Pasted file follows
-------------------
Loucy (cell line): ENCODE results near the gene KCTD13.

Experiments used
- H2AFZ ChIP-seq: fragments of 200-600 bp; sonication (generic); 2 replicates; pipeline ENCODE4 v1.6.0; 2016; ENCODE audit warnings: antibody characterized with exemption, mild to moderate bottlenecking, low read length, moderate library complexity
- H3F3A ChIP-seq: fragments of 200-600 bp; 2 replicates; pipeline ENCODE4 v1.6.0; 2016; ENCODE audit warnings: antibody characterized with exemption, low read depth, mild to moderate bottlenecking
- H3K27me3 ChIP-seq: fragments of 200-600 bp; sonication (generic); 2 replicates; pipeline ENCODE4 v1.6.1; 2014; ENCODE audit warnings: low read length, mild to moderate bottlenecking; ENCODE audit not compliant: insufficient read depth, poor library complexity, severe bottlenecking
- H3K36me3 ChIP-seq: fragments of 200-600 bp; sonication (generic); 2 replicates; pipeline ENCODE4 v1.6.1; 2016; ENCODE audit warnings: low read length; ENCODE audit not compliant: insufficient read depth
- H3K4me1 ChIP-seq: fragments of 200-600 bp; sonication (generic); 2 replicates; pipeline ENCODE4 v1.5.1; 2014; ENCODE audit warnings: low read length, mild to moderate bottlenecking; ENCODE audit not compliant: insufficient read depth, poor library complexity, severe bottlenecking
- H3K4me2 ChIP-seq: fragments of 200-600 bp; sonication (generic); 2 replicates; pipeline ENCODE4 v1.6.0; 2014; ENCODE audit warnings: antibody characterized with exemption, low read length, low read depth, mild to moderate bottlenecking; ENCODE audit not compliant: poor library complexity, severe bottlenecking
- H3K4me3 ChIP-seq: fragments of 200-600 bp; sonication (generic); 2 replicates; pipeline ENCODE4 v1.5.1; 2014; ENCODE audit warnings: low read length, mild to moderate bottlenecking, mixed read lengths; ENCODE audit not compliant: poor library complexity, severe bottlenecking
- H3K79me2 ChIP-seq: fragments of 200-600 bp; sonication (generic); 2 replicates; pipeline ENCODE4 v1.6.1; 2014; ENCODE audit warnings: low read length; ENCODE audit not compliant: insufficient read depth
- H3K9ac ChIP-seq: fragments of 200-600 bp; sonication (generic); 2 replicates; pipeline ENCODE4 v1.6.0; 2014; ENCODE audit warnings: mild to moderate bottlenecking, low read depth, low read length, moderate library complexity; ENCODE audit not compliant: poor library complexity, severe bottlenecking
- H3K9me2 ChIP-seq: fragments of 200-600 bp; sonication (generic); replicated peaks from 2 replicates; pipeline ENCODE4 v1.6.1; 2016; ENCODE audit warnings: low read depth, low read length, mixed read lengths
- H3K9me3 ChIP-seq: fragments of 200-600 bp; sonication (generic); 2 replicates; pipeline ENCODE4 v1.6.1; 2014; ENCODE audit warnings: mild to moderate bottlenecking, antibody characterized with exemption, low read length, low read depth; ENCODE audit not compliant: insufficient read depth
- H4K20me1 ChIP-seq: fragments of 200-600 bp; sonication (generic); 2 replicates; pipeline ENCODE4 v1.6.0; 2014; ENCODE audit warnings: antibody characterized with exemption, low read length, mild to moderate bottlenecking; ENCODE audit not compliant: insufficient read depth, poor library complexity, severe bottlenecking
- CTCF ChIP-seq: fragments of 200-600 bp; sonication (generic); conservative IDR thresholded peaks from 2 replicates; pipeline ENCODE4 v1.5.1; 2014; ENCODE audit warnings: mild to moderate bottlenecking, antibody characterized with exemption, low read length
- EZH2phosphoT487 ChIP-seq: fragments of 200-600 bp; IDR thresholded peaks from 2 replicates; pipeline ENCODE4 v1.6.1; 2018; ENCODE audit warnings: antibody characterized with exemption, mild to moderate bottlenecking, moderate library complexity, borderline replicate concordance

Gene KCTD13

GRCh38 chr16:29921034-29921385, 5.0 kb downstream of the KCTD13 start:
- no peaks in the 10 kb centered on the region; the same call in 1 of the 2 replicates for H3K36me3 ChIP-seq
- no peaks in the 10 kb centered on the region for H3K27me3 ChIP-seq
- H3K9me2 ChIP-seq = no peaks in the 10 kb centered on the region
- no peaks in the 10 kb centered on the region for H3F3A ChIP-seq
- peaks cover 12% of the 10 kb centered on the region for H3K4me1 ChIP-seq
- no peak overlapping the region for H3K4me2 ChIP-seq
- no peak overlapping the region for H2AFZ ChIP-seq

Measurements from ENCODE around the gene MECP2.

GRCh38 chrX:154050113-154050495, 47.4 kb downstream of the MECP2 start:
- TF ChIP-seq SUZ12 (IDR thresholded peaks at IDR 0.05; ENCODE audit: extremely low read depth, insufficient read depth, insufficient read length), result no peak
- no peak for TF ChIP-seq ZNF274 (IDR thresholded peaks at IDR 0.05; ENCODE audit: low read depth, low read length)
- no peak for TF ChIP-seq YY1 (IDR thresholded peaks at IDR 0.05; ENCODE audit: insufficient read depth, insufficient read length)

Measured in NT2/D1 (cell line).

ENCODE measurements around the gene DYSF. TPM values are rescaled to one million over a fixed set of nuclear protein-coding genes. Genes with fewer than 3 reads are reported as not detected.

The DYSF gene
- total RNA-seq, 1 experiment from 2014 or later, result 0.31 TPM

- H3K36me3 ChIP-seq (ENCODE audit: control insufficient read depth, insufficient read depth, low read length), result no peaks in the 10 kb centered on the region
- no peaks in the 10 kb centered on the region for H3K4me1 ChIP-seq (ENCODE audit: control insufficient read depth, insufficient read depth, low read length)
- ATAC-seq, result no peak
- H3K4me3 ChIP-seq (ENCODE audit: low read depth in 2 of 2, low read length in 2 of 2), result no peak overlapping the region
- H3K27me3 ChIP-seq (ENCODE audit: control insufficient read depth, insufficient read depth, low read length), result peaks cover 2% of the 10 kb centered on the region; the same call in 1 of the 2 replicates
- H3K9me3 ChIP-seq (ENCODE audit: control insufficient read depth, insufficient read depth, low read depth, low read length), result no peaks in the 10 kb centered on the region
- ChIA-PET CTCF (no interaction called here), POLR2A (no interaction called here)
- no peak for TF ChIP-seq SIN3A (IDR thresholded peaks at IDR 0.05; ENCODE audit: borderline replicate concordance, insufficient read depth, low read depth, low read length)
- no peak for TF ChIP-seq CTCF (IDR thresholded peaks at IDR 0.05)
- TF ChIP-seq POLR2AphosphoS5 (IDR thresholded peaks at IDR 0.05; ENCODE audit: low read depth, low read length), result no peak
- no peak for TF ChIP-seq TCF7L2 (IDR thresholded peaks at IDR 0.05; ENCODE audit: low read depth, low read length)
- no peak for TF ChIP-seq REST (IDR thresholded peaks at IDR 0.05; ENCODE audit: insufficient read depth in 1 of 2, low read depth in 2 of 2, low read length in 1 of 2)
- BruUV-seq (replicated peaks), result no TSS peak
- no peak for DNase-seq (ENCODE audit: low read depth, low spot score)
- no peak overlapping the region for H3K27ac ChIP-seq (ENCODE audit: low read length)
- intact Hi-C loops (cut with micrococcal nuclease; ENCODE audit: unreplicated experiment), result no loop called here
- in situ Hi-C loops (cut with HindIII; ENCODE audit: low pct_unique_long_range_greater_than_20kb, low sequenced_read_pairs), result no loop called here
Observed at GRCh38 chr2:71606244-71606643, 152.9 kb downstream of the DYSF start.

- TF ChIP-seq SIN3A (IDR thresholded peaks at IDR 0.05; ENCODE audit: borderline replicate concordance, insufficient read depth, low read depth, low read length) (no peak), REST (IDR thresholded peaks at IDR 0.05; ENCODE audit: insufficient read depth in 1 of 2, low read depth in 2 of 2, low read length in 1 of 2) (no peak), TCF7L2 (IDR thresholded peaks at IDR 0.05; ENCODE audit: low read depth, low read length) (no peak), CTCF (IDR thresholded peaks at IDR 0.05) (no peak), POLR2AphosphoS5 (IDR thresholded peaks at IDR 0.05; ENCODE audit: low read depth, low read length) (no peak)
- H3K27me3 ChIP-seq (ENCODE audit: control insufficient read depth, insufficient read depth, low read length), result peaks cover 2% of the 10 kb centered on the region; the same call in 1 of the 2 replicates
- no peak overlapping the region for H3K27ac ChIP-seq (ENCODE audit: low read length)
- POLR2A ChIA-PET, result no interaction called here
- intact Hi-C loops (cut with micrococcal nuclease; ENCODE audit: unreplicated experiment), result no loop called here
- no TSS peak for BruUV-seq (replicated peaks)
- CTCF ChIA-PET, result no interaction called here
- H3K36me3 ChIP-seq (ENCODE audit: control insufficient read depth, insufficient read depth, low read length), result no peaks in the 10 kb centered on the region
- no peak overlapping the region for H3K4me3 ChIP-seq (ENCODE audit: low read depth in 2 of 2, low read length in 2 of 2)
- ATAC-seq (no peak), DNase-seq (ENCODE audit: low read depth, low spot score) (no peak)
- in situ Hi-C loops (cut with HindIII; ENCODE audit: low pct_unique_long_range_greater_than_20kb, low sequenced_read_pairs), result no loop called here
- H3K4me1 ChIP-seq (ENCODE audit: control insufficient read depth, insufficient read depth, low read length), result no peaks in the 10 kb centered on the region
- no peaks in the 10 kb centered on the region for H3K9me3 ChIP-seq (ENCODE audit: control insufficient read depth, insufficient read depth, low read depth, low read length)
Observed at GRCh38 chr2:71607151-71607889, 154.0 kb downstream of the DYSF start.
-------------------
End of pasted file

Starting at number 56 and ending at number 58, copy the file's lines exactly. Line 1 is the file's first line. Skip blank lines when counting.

- POLR2A ChIA-PET, result no interaction called here
- intact Hi-C loops (cut with micrococcal nuclease; ENCODE audit: unreplicated experiment), result no loop called here
- no TSS peak for BruUV-seq (replicated peaks)